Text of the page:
The principle behind an intervention is that those with an addiction may never choose to seek treatment on their own accord. The goal of an intervention is to use empathy and understanding to make a case that opens the eyes of the addict, making them suddenly capable of seeing that help is needed after all. Sometimes, the experience of seeing all of their loved ones in one place or of hearing a case made by a professional interventionist will make the situation seem more serious and urgent to the addict. Interventions are very effective at illustrating the fact that everyone is united in the belief that there is a significant problem (and that this problem is causing strife and misery for a wide range of people).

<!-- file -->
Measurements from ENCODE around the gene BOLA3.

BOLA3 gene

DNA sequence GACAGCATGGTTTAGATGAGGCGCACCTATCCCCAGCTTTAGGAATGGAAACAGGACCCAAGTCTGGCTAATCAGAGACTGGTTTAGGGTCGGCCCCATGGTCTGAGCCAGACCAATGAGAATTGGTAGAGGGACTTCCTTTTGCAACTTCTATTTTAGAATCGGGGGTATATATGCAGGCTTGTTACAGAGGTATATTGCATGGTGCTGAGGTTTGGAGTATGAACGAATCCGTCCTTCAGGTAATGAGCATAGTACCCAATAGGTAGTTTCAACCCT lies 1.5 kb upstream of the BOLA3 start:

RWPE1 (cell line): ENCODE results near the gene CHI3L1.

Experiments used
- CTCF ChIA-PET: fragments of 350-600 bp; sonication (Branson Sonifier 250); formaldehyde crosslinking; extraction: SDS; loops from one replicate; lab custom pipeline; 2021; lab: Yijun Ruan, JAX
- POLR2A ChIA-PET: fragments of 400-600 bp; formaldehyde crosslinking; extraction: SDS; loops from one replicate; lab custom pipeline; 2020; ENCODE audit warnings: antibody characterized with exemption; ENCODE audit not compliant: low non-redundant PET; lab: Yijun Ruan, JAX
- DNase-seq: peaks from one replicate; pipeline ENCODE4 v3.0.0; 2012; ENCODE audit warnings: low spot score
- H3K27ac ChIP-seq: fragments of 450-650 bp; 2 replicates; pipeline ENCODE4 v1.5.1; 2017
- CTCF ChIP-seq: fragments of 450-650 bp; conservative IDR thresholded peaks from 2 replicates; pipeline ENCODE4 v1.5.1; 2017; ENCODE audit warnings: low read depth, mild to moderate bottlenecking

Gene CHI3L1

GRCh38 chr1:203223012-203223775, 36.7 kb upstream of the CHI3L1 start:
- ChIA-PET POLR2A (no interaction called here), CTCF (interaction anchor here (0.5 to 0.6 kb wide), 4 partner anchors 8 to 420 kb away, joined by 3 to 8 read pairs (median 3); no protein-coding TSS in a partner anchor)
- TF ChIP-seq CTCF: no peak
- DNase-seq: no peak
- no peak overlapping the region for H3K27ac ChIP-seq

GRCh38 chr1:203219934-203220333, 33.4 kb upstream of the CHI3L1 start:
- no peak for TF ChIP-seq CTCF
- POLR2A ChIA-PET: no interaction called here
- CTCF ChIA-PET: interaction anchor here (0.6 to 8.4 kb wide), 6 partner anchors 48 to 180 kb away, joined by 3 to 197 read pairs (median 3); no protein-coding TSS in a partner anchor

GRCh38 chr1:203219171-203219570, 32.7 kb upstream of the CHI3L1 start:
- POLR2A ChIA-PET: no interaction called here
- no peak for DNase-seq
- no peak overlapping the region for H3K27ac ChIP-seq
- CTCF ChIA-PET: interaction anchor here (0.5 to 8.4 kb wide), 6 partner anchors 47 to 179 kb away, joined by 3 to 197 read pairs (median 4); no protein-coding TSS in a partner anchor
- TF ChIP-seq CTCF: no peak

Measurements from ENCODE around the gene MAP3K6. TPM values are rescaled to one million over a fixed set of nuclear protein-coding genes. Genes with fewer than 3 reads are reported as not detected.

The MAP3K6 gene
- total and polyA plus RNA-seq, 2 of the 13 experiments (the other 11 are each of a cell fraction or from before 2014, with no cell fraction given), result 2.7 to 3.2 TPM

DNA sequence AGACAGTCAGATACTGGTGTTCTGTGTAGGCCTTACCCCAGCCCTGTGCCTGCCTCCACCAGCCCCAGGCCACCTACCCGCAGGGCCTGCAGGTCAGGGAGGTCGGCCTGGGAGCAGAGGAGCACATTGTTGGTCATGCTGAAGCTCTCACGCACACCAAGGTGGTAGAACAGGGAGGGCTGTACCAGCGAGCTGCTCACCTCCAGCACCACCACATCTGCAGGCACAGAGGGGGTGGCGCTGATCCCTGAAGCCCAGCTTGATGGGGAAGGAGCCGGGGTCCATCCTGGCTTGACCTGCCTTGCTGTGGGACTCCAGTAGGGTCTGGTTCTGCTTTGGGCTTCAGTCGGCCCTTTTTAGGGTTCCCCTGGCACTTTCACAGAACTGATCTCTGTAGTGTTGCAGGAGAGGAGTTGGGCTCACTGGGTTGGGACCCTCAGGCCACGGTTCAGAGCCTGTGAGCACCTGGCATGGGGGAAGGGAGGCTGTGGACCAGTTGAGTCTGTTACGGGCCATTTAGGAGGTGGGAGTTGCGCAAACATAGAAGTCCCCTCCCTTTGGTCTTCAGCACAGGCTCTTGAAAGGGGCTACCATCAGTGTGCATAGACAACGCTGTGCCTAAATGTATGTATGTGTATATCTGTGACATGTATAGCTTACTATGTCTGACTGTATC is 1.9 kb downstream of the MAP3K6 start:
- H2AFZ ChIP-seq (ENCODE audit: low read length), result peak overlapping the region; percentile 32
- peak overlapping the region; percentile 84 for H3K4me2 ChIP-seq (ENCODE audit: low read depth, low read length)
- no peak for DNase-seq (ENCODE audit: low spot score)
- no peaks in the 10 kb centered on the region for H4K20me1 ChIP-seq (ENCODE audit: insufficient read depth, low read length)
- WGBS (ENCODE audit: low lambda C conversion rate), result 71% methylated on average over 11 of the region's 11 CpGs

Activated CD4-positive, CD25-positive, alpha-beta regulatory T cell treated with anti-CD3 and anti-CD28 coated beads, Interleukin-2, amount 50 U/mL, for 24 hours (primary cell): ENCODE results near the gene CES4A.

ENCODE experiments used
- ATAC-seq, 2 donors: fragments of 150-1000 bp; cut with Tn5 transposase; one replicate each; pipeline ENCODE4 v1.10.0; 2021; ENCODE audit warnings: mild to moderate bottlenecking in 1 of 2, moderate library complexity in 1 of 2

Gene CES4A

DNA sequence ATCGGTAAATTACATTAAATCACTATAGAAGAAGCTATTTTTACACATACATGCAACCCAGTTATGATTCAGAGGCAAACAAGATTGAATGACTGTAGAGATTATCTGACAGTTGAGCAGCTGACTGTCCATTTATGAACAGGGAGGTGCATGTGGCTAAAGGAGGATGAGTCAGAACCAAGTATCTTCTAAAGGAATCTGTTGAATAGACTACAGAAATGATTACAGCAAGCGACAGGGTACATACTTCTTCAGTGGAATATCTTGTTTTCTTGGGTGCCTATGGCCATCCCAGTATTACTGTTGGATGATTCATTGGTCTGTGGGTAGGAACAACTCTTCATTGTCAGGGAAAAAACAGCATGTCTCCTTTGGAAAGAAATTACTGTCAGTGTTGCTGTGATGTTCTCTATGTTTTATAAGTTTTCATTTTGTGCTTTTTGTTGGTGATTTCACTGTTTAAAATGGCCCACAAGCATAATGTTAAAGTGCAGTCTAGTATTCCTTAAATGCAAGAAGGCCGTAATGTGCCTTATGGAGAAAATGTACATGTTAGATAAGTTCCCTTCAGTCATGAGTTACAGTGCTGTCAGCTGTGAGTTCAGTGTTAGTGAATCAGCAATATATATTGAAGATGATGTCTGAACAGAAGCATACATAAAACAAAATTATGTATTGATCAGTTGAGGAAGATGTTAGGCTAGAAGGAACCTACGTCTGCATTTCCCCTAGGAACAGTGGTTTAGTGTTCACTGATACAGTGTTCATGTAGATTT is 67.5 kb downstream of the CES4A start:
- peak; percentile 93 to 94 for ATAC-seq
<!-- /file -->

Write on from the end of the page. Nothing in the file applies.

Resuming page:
You should spend time considering the structure of the intervention well in advance of the actual day. With a clear plan in place, you will be better prepared to navigate the heated emotions and difficult conversations that can naturally result during the intervention process and you will limit the chances of the intervention spinning out of control.
Step One: Gather Information
Start by finding answers to the following questions:
- How long has substance abuse been a problem for your loved one?
- What form does the addiction take, and is more than one addictive substance being used?
- What treatment is available?
The staff at WhiteSands Treatment can help you with this third question, as we are happy to disclose comprehensive descriptions of our highly customizable medical detox and therapy programs. We can also help you to plan an arrival date for your loved one.
Step Two: Agree on the Consequences